George Gently

Wooo woooo! I just found George Gently‘s coming (came?) back for 2011. I also found out that there was a 2010 season! Too bad Netflix doesn’t have it yet 🙁

Here’s the first Netflix review I (remember having) ever wrote. I was that impressed by the show. Hope I can share that enthusiasm. For some reason Netflix removed all the apostrophes in the review.

George Gently’s an older DI at the Yard who thought he was ready to retire after his wife was murdered because of his crusade against corruption in the force, but a fresh lead on the trail of the man he suspects is behind the murder of his wife brings him back into the game, this time in Northumberland. He’s assisted in his investigation by John Bacchus, a young, ambitious, and brash inspector who, from past bitter experience, Gently sees exhibits all the earmarks of becoming corrupt. So, after the case is resolved, Gently decides to stay on in Northumberland and take the youngster in hand. Thus the first episode sets the stage … after that, each episode deals with a new case.

Yes, the cases are interesting, and the setting is verisimilar, but the appeal of the series for me lies first and foremost in the relationship between Gently and Bacchus. Bacchus is, from the beginning, an unsympathetic character: for no readily apparent reason, he’s unsatisfied with his marriage, and perhaps unconsciously sabotaging it; he’s willing to do whatever it takes — beatings, planting evidence, accepting bribes — to close a case; and his general opinions on race and gender issues reflect those of the times in an unflattering manner. Yet, you can’t help but get the feeling that there’s something salvageable under those youthful excesses. Gently does an excellent job of mentoring Bacchus in a show-and-not-tell manner, but it’s unclear if Bacchus is taking in the messages Gently’s trying to get across or if he’s simply humoring him.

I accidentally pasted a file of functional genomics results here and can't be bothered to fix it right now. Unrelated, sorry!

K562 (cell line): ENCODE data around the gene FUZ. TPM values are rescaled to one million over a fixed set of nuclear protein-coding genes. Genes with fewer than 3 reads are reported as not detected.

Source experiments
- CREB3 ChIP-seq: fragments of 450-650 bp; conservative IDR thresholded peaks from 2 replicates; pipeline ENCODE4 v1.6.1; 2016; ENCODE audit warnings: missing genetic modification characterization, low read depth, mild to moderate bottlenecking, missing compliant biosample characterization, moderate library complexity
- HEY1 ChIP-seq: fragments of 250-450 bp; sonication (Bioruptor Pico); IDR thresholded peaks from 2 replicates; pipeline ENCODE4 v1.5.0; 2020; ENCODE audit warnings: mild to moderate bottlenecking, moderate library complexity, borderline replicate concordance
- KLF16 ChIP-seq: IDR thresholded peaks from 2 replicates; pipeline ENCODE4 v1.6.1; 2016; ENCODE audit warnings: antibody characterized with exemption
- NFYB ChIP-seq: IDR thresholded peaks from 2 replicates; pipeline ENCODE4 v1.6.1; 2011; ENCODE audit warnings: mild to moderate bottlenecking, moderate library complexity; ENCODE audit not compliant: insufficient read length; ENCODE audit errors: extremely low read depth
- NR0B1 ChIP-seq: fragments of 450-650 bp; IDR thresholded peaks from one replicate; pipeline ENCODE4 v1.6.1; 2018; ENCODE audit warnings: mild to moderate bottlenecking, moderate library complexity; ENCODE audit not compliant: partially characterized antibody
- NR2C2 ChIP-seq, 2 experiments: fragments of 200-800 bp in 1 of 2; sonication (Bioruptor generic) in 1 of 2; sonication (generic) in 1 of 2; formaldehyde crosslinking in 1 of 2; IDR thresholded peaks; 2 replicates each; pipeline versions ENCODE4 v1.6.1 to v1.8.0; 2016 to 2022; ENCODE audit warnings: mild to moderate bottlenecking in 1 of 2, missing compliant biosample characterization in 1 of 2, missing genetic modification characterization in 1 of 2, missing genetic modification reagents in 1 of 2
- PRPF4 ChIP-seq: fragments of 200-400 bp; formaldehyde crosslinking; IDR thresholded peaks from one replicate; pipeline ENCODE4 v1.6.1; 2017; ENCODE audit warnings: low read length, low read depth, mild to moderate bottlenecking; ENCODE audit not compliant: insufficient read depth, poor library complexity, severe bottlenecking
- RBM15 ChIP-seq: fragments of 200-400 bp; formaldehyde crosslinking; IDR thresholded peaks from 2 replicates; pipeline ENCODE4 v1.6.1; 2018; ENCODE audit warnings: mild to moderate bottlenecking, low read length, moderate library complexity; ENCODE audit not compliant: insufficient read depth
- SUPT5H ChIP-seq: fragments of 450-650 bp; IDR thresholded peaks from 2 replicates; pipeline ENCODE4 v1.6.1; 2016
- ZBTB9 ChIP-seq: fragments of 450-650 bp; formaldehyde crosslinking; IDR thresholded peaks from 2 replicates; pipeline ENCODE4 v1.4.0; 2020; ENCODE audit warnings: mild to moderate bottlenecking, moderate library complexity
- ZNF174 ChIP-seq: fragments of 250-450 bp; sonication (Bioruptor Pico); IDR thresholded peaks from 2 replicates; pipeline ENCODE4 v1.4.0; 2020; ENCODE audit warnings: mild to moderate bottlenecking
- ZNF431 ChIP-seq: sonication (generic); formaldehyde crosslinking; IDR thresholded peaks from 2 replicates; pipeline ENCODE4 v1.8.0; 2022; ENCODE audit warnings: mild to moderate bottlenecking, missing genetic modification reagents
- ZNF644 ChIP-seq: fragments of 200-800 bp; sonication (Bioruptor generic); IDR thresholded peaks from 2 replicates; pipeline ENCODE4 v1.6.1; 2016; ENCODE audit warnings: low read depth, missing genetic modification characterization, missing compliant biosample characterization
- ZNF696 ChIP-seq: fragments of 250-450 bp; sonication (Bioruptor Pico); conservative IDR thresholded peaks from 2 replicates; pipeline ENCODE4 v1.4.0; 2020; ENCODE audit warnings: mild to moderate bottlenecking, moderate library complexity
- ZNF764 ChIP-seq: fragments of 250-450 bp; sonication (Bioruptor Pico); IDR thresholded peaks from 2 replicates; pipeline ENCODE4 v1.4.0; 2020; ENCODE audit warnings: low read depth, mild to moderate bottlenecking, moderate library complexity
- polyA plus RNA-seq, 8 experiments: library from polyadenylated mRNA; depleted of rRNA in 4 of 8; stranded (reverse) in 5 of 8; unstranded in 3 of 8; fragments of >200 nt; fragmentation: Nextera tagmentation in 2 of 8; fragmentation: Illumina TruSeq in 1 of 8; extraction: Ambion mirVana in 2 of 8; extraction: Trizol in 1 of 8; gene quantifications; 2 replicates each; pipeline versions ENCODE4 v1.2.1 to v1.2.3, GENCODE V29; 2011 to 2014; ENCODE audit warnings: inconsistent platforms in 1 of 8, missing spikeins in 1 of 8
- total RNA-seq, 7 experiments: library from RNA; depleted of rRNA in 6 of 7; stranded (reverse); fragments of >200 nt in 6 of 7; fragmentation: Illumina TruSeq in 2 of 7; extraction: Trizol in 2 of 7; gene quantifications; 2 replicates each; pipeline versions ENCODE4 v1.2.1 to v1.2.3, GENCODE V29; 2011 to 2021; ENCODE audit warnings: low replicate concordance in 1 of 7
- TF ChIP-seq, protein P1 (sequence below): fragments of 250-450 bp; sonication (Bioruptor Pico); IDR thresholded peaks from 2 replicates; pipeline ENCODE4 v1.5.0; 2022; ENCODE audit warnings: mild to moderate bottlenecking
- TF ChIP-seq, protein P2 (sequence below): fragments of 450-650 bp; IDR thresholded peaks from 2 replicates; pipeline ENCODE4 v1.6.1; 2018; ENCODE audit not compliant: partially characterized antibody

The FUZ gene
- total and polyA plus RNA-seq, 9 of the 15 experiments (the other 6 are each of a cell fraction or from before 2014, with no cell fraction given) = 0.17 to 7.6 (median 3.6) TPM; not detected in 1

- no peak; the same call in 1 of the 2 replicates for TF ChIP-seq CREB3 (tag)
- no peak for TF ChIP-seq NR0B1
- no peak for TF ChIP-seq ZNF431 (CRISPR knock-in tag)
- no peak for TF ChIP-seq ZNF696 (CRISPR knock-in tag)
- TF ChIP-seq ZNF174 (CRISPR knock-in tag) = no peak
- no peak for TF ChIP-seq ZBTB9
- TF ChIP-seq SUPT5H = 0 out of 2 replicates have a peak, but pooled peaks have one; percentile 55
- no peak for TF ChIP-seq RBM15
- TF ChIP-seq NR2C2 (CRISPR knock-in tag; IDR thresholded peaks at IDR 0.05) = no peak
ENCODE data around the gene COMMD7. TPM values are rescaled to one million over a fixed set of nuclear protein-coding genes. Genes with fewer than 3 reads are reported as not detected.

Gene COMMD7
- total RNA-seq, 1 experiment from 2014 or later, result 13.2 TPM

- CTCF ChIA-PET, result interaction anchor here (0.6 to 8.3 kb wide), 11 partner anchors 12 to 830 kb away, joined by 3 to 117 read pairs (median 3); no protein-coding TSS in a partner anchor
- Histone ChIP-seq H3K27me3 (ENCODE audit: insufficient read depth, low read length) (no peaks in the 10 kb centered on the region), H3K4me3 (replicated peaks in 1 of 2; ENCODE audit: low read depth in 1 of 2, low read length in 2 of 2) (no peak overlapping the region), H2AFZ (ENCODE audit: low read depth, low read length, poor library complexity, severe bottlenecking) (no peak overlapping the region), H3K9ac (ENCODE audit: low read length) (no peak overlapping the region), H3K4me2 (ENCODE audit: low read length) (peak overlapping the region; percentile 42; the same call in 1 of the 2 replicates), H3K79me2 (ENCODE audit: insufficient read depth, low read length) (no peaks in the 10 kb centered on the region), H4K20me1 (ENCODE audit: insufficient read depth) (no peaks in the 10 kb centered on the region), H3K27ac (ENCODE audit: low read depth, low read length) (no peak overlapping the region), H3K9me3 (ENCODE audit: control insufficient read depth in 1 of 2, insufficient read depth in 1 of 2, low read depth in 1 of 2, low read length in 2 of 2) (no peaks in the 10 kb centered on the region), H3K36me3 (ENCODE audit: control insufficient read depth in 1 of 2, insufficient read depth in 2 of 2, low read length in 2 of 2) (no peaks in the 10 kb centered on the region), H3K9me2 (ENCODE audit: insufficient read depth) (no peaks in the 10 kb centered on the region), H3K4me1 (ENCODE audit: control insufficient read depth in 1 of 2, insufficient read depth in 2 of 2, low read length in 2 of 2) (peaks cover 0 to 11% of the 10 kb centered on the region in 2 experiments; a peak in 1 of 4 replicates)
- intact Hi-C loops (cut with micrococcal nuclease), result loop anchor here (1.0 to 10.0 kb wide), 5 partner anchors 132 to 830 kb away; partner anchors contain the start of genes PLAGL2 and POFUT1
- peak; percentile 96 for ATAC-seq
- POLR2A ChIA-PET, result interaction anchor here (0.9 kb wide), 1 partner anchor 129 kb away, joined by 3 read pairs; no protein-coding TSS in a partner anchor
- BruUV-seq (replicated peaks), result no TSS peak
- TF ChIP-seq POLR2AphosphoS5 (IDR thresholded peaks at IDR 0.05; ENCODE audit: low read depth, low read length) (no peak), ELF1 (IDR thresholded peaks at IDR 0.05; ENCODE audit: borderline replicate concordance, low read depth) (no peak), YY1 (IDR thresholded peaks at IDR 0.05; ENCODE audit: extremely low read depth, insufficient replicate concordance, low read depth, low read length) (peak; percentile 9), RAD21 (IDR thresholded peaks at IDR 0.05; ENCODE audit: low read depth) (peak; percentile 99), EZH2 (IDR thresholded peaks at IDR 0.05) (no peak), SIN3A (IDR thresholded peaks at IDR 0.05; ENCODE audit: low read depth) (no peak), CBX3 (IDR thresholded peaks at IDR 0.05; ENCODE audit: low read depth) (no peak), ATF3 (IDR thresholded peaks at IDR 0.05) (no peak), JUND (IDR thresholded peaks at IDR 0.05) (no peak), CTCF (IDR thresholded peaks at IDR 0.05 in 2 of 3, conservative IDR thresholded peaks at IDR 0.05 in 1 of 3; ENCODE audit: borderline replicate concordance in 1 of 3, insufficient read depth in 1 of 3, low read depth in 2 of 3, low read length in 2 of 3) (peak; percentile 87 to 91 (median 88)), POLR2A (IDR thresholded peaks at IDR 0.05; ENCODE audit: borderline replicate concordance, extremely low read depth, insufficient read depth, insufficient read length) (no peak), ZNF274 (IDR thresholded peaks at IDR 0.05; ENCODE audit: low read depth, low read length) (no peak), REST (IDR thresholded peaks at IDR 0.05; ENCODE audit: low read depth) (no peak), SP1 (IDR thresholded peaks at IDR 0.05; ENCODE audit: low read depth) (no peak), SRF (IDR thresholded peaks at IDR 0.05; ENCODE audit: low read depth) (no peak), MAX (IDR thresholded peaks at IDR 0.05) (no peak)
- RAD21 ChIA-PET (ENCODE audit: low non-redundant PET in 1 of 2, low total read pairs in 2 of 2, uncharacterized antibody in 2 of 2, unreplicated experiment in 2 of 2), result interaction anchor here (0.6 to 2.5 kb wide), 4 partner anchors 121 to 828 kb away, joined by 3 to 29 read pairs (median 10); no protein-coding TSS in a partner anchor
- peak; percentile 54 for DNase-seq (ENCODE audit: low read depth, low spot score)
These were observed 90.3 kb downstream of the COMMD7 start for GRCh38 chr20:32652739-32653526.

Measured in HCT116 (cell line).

The two episodes of season three are the best of the series. In the first, Bacchus and Gently come to loggerheads over a case involving a child, and in the second, we see concrete hints that Bacchus is becoming a better man. I’d love to see more in this series, but this was a great stopping point. Always leave them wanting more, right?